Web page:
The amount of rainfall in the Arctic may increase at a faster rate than previously thought, according to a modelling study published in Nature Communications. The research suggests that total rainfall will supersede snowfall in the Arctic decades earlier than previously thought, and could have various climatic, ecosystem and socio-economic impacts.
The Arctic is known to be warming faster than most other parts of the world, leading to substantial environmental changes in this region. Research suggests that there will be more rainfall than snowfall in the Arctic at some stage of the 21st century, but it is not yet clear when this shift will occur.
Michelle McCrystall and colleagues used the latest projections from the Coupled Model Intercomparison Project (CMIP6) to assess the changes in the Arctic water cycle by the year 2100. The authors found that precipitation, such as rainfall and snowfall, is projected to increase in all seasons. Rainfall is projected to become the dominant form of precipitation one to two decades earlier than previous models suggested, depending on the season and region, linked to increased warming and a faster decline of sea ice. For example, previous models projected the central Arctic to transition to a rainfall-dominated region in 2090, but it is now predicted to transition in 2060/2070. The authors suggest that a transition to a rainfall-dominated Arctic could occur at lower temperature thresholds than previous models projected, even at 1.5°C warming in some regions, such as Greenland.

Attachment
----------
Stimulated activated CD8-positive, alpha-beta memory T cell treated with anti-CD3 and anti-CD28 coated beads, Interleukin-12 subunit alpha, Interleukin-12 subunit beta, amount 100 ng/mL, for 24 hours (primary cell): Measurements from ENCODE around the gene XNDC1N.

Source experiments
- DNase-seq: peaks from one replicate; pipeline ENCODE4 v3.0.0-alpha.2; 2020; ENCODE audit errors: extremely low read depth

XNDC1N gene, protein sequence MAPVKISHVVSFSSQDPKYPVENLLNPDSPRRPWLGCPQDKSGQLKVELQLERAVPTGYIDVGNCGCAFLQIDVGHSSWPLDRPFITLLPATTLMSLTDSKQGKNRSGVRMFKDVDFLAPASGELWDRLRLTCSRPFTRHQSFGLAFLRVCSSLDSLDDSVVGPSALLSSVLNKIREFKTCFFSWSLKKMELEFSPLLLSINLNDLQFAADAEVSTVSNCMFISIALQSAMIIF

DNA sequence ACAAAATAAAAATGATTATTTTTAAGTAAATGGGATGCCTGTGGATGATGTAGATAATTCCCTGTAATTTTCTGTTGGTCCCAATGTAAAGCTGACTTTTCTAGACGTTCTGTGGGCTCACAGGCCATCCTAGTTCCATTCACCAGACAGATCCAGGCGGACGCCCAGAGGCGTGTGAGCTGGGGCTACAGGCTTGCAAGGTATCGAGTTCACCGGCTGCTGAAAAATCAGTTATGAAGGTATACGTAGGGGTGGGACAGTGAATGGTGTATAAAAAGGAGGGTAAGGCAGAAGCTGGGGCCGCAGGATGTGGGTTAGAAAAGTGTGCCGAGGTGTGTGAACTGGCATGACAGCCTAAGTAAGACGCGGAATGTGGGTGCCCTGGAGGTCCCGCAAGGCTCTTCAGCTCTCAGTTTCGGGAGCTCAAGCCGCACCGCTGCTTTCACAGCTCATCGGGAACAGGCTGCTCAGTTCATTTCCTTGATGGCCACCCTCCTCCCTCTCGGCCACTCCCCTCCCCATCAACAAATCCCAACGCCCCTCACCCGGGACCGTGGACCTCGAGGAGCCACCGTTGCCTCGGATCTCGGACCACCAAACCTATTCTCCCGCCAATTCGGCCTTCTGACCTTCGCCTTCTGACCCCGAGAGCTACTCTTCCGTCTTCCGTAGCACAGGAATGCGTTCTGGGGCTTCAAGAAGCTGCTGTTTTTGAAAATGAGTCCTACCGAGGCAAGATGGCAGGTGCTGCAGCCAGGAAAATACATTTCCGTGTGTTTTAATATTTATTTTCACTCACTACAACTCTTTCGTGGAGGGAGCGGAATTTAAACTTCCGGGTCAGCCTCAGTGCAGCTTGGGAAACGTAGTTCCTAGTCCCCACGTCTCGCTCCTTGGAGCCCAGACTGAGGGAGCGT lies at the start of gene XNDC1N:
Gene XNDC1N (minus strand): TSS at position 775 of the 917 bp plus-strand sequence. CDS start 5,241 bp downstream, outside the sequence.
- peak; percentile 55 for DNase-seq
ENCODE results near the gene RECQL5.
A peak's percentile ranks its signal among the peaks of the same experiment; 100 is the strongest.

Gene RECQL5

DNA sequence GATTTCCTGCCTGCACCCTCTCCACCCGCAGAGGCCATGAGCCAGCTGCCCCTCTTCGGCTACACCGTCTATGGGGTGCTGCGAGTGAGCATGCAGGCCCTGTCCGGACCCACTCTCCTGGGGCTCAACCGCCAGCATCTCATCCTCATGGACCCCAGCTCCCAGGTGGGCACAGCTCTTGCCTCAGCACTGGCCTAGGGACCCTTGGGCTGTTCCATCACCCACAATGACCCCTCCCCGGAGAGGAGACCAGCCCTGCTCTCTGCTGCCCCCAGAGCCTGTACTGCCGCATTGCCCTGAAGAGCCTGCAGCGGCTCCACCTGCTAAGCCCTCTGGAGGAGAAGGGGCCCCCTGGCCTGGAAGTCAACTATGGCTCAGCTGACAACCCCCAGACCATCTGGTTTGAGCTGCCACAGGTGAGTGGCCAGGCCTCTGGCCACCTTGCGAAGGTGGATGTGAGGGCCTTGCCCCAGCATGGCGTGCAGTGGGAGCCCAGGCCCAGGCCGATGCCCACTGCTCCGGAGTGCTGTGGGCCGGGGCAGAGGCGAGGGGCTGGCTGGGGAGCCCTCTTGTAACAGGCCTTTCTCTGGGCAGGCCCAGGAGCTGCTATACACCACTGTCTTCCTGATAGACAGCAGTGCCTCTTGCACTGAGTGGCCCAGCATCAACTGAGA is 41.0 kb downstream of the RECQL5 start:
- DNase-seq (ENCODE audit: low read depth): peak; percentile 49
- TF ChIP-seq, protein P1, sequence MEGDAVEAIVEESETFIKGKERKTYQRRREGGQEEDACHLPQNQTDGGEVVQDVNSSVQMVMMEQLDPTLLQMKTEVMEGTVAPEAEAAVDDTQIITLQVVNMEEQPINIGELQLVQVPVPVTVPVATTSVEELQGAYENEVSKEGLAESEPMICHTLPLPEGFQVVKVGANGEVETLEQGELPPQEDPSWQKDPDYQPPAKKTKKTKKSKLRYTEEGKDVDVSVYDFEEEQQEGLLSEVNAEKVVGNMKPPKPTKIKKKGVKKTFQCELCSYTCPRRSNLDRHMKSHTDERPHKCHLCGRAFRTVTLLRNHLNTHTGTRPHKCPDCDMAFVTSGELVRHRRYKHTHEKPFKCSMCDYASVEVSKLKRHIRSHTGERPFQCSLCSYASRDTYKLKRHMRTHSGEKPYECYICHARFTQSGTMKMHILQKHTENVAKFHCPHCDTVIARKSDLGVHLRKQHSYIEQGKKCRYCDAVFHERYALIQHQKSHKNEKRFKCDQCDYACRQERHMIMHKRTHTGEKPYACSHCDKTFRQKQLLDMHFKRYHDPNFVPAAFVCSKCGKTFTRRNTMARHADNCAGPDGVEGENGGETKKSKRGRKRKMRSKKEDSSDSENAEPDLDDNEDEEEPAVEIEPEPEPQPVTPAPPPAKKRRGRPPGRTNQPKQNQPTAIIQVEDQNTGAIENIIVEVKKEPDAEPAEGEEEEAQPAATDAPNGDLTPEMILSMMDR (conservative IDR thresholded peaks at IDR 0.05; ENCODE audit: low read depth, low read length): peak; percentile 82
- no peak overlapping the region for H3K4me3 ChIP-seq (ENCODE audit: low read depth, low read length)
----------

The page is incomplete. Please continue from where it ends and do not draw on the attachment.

The authors argue that more stringent climate mitigation policies are required, as a rainfall-dominant Arctic would have impacts on ice sheet melting, rivers and wild animal populations, and have important social-ecological, cultural and economic implications.
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